12 Oct Budget Expectations and Spreadsheets
It’s Annual Budget time this week in Ireland, and much drama and pageantry is played out. In many ways a budget from government is an exercise in managing expectations. The same is true perhaps in a practical sense with spreadsheets.
“How is that result arrived at?” “Where did that come from?” “I thought red meant credit entries”.
Do any of those sound familiar? If so, you’ve encountered the problem of violated expectations in spreadsheets. Most users know how their own spreadsheets work, unless since they last used it enough time has lapsed for them to forget something. But when using workbooks for communication with others, particularly those who need to use the spreadsheet, there is no room for uncertainty. Assumptions need to be clearly shown on an input or parameters sheet; and never buried as magic numbers in formulas.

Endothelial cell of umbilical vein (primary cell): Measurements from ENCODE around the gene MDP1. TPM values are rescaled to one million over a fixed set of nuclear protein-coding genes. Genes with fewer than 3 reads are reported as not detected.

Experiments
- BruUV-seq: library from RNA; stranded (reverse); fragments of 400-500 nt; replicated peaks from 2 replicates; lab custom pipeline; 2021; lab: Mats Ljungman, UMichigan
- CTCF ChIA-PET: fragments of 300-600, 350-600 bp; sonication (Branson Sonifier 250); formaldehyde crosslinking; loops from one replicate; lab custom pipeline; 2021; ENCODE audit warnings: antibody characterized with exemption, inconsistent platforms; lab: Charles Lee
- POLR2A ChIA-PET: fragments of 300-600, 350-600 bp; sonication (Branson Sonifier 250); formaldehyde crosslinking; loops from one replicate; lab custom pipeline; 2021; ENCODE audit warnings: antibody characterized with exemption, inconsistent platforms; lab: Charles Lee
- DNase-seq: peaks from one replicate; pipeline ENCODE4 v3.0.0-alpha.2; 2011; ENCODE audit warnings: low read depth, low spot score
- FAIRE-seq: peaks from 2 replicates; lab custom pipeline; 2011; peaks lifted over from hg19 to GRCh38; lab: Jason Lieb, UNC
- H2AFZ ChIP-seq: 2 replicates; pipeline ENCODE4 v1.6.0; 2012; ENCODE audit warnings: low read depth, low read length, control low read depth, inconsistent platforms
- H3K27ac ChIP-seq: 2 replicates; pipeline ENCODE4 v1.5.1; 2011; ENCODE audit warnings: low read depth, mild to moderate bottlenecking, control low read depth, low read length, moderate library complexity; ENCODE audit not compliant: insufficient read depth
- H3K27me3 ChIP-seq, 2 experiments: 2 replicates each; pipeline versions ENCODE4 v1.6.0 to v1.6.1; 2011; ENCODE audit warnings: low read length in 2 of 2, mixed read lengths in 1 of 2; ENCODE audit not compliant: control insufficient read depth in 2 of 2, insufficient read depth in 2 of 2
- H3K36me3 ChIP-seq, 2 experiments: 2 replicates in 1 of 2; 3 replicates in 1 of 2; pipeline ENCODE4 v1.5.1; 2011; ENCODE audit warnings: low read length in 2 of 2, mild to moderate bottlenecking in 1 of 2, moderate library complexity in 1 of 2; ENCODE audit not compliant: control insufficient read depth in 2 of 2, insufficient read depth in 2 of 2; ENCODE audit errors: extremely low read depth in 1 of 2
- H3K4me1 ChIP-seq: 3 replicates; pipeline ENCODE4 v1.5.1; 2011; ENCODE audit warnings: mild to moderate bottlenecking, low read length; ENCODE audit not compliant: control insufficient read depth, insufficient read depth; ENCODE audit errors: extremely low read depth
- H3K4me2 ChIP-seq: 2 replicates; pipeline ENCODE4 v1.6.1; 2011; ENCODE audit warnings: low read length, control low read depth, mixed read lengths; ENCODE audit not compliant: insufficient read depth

The source of data needs to be known, and its date of update, to allow for reconciliation with those other sources.
Where there is any opportunity for someone to misunderstand a calculation method, for example when there are several ways to get the same result, make it clear which method is being used. Otherwise, someone could put in a “correction” intended for a different method.
If you are using specialist financial functions, be sure that their algorithm is explained to any user not intimately familiar with them.
Format for communication, not decoration. Good user design and formatting conveys meaning and enhances readability. Where several people are involved, these conventions need to be agreed so that everyone is singing off the same hymn sheet. Every non-trivial spreadsheet should have an instructions tab that details its standard operating procedure and what checks should be applied to it to add confidence to its results.
If you ever receive a spreadsheet with these principles applied, say thank you to the originator for making your job easier and saving all of you from potential confusion and embarrassment!
Patrick O’Beirne @ExcelAnalytics
Spreadsheet Safe Programme
126.96.36.199 Set out any conventions used, such as calculation methods or functions, the meaning of formatting and styles.